Most people have heard about a last will and testimony, but not many know exactly what it’s all about. Around one half of the present UK adult population don’t possess a will and the one’s that do normally get one when they’re almost 65.
That’s a huge amount of uncovered persons! So, anyway, let’s see why getting a will made up is in your best interests.
Making a Will
- Gives you the chance to leave lucid instructions about how you would like to see your estate distributed. Minus a will, it will be subject to rules of intestacy and possibly not go to who you wanted it to.
- Heritage Wills let you choose your own executors. If you die without one, your closest relatives will have to apply for ‘letters of administration’.
- A will lets you pick a guardian(s) to take care of any children if they are under 18, until they come of age. You can also create monetary arrangements to their advantage.
- A will lets you make particular endowments to persons of your choice. These may differ from jewellery items to amounts of cash.
- If you are remarried, a will ensures that children from your former marriage can obtain a share of your estate.
Not Making a Will
- Unmarried common law partners, might not receive anything from your estate, unless you have made a will in their favour.
- If your estate is divided according to the intestacy rules, your spouse or civil partner may not receive as much as you wished for them to.
- Should you happen to die before making a will and are without a spouse or children, your parents or siblings can inherit your estate, even when you’d prefer they didn’t and it went elsewhere.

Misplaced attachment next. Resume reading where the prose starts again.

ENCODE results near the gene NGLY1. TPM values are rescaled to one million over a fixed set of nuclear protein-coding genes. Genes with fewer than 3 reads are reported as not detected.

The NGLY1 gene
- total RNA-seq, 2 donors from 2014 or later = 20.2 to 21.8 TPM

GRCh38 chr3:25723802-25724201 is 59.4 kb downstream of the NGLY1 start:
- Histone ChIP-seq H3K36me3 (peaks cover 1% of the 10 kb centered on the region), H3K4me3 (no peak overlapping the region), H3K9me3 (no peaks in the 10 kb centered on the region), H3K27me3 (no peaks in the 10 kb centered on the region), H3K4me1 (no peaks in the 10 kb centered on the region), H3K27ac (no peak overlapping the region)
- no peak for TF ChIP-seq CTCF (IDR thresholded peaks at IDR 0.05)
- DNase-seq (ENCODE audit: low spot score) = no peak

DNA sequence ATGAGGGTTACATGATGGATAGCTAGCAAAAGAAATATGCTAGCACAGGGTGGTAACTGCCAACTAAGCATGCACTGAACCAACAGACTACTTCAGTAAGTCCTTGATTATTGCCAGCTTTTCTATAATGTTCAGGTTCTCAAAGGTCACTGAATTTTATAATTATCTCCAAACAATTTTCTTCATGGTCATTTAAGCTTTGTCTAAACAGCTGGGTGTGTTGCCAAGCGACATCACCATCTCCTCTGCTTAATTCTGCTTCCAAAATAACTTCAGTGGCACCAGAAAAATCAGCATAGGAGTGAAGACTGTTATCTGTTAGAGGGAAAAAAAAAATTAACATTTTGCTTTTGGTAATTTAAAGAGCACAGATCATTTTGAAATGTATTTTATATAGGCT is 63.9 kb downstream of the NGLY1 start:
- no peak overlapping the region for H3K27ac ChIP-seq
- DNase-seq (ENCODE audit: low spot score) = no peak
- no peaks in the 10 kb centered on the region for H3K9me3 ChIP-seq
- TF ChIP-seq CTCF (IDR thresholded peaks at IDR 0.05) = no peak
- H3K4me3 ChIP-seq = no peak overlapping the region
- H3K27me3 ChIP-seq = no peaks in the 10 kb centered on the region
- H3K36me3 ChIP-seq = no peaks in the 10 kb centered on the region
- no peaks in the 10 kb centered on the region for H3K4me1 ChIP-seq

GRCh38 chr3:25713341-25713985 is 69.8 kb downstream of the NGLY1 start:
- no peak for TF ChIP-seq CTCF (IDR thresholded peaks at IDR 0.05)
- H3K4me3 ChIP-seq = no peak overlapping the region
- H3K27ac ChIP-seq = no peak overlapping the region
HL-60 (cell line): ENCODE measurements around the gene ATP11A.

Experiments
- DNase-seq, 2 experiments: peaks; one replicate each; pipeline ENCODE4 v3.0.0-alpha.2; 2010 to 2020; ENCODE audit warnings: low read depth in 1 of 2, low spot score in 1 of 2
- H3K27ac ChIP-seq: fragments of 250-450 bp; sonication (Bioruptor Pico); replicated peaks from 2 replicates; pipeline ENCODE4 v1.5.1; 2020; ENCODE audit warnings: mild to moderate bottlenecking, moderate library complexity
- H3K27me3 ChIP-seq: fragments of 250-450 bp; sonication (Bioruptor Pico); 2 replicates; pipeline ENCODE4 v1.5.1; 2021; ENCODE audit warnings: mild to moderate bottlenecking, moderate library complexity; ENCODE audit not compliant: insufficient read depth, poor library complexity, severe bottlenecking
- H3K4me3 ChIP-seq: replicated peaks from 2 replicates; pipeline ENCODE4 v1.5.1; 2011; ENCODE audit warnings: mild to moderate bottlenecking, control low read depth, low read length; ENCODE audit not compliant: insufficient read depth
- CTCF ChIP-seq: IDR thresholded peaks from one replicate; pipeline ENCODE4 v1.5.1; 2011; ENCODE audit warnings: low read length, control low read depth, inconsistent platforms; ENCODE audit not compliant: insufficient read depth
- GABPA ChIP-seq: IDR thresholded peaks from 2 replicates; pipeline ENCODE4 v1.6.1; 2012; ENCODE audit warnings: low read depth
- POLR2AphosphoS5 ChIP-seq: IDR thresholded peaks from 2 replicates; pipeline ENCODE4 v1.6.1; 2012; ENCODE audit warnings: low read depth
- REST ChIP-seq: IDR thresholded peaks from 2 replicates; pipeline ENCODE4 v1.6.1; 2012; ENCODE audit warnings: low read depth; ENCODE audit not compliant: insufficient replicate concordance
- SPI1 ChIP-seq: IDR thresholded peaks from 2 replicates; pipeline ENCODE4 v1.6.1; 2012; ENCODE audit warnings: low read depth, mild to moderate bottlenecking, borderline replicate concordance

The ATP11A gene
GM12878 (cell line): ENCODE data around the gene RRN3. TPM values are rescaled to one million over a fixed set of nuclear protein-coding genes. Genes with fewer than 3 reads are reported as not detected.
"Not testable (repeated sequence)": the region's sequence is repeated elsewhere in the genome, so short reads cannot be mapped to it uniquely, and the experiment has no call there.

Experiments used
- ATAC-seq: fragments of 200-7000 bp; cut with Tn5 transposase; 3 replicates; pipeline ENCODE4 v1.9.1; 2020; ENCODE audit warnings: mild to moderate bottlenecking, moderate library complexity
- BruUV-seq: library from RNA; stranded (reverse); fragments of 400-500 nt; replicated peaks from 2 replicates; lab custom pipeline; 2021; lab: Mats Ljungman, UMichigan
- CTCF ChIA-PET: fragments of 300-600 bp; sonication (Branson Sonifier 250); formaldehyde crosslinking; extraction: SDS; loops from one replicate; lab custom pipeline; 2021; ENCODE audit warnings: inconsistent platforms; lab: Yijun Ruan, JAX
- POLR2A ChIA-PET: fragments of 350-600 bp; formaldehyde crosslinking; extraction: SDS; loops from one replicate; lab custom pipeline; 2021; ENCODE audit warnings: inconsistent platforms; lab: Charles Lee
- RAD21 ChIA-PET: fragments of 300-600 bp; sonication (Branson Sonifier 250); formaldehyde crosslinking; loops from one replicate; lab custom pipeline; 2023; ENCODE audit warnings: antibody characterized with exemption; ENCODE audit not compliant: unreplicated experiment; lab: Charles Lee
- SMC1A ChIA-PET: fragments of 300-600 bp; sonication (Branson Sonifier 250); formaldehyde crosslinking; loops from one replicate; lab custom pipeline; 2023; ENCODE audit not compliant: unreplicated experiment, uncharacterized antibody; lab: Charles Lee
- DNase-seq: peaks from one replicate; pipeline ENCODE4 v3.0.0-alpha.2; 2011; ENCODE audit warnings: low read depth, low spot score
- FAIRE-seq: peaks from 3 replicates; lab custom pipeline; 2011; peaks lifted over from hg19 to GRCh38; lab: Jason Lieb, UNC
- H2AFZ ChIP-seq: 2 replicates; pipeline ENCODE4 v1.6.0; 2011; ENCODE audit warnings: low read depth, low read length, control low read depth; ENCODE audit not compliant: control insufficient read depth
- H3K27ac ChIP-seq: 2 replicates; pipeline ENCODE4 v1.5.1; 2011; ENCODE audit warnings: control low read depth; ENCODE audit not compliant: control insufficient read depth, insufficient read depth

- Having no will can at times lead to serious family disputes.
- Minus any will, your family may face the possibility of a larger inheritance tax bill than necessary, due to a will helping out with the tax-planning procedure.
What Shall I Do?
Do some research and find out exactly what you need prior to making it.
- Which service is ideal for your needs?
- What to do if circumstances create any kind of change.
Ways of Getting a Will Drawn Up
Many people use a solicitor, but don’t always expect that you’ll always get a specialist.
- Make sure that you ask about their experience and also confirm that they belong to The Society of Trust and Estate Practitioners.
- Will Writer
If you prefer to use a professional will writer, check that they belong to the Institute of Professional Will Writers or the Society of Will Writers.
Will writes provide a free home visit option also, making everything that little bit more personal and professional.
If you choose to make use of a bank to make your will, check first if its’ will-writing service is regulated and who is it who actually provides the service.
Do yourself a favour and get a will made up!